Bill to clarify use of self defence

People who feel threatened in their own homes will no longer have to flee and can stay to defend both themselves and their property under Government plans.

The proposed changes will make clear that people are under no duty to retreat from an attacker when acting in self defence and can also use reasonable force to defend their property, as well as themselves.



The move comes after a series of cases in which self defence has been deemed acceptable after a suspected intruder has been killed.



Justice Secretary Kenneth Clarke said the changes, set out in a bill to be considered by MPs next week, would strengthen people's rights to use force to defend themselves against intruders in their homes.



Mr Clarke said: "While fleeing is usually the safest option if you feel threatened, people are not obliged to retreat when defending themselves or their homes.



"We will ensure that if you do react instinctively to repel an intruder you will not be punished for it - as long as you used reasonable force."



Mr Clarke explained in June that householders would be able to stab burglars or hit them with a blunt instrument such as a poker without fear of prosecution under the new legislation guaranteeing their right to defend themselves and their property.



Prime Minister David Cameron has promised that measures in the Legal Aid, Sentencing and Punishment of Offenders Bill would "put beyond doubt that homeowners and small shopkeepers who use reasonable force to defend themselves or their properties will not be prosecuted".



The Home Office is also considering changes to the guidance police officers are given on when to arrest someone, in a bid to make it clear when an arrest may or may not be necessary if a person claims they have acted in self defence.



The Association of Chief Police Officers and the Crown Prosecution Service (CPS) are also expected to publish more detailed guidance for members of the public on the use of force, including examples of what would be reasonable force.



Under the bill's proposals, the question of whether a person could have fled would simply be one of the factors to be taken into account when considering whether reasonable force was used, rather than imposing any duty to retreat on potential victims.



This would apply wherever reasonable force was used in self defence, to protect others, to prevent a crime or to protect property.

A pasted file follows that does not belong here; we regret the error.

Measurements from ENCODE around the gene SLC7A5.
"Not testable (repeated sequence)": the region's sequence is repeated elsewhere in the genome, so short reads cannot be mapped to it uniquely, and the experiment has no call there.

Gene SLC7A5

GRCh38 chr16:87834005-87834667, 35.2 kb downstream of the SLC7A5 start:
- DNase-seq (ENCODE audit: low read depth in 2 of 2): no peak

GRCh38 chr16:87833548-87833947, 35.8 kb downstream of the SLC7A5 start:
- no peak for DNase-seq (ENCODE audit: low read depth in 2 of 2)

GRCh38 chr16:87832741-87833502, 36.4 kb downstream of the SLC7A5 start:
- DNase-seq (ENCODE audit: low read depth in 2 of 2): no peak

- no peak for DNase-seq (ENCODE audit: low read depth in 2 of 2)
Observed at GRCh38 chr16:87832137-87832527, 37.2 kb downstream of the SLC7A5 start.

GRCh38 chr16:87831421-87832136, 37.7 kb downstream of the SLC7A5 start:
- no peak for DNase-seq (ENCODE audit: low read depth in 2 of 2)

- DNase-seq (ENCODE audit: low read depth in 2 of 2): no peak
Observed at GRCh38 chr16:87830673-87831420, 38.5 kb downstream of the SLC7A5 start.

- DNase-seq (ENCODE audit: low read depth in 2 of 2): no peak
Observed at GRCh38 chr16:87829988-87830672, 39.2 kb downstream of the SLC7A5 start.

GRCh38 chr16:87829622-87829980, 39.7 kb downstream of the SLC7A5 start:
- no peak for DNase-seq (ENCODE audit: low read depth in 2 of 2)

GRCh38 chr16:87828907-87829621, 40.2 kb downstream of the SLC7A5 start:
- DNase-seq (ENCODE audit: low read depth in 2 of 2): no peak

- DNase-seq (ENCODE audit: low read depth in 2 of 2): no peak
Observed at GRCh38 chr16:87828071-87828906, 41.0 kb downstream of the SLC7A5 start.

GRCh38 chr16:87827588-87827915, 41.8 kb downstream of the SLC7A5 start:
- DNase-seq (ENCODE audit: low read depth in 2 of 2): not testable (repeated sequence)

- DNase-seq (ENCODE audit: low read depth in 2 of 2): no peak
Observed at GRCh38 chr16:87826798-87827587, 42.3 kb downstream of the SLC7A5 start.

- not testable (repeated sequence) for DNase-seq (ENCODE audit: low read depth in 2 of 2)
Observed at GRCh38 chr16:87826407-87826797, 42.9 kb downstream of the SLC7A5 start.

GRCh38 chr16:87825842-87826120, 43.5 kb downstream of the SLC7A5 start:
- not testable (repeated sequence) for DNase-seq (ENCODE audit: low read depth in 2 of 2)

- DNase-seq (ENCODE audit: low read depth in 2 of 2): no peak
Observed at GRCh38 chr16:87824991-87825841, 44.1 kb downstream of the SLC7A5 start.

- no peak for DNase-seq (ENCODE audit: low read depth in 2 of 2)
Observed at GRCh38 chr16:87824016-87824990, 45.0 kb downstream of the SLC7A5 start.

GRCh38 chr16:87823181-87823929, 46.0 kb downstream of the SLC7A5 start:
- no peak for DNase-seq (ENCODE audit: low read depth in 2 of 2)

Powers enabling potential victims to use reasonable force to protect themselves would also be extended to cover their property.



Last month, 72-year-old shopkeeper Cecil Coley was arrested on suspicion of murder after an incident at his store in Old Trafford in July, but the CPS decided no charges should be brought against him.



Gary Mullings, 30, suffered fatal wounds during a frantic struggle at the Shrewsbury Street shop.



In July, the CPS also announced no action would be taken against Peter Flanagan, 59, who stabbed to death suspected burglar John Leonard Bennell, 27.



Mr Flanagan was arrested on suspicion of murdering Mr Bennell after his home in Ethel Avenue, Salford, was broken into by four masked men in June, but prosecutors found he used "reasonable force".



And earlier this month, a 39-year-old man who stabbed to death an intruder at his home was also told he would not be prosecuted.



Vincent Cooke stabbed and killed Raymond Jacob, 37, at his detached house in Stockport, Greater Manchester, but the CPS was satisfied that the courier boss acted in self-defence as he was marched upstairs at knifepoint in the course of a burglary.











The justice Bill will also seek to toughen the laws on squatting, making it a criminal offence in residential buildings.



"Far too many people endure the misery, expense and incredible hassle of removing squatters from their property," Mr Clarke said.



"Hard-working homeowners need and deserve a justice system where their rights come first.



"Our commitment to this new offence will ensure the law is firmly on the side of the homeowner so that quick and decisive action can be taken."



But Leslie Morphy, chief executive of the homeless charity Crisis, said: "A year's imprisonment for some of society's most vulnerable and desperate people is draconian and utterly counter-productive."



Two-fifths of single homeless people have resorted to squatting, she said, adding: "They squat out of necessity, not choice, in atrocious conditions where they are least likely to be disturbed.



"These are people that need help - not a year behind bars and a £5,000 fine."



The campaign group Squatters Action for Secure Homes (Squash) said more than 95% of the responses to the Government's consultation were from members of the public concerned about the impact of criminalising squatting.



But the consultation noted that, while this accounted for 2,126 of the 2,217 responses, 1,990 of these were in support of the Squash campaign, including "squatters, people who had squatted in the past or people who knew or supported squatters".





PA

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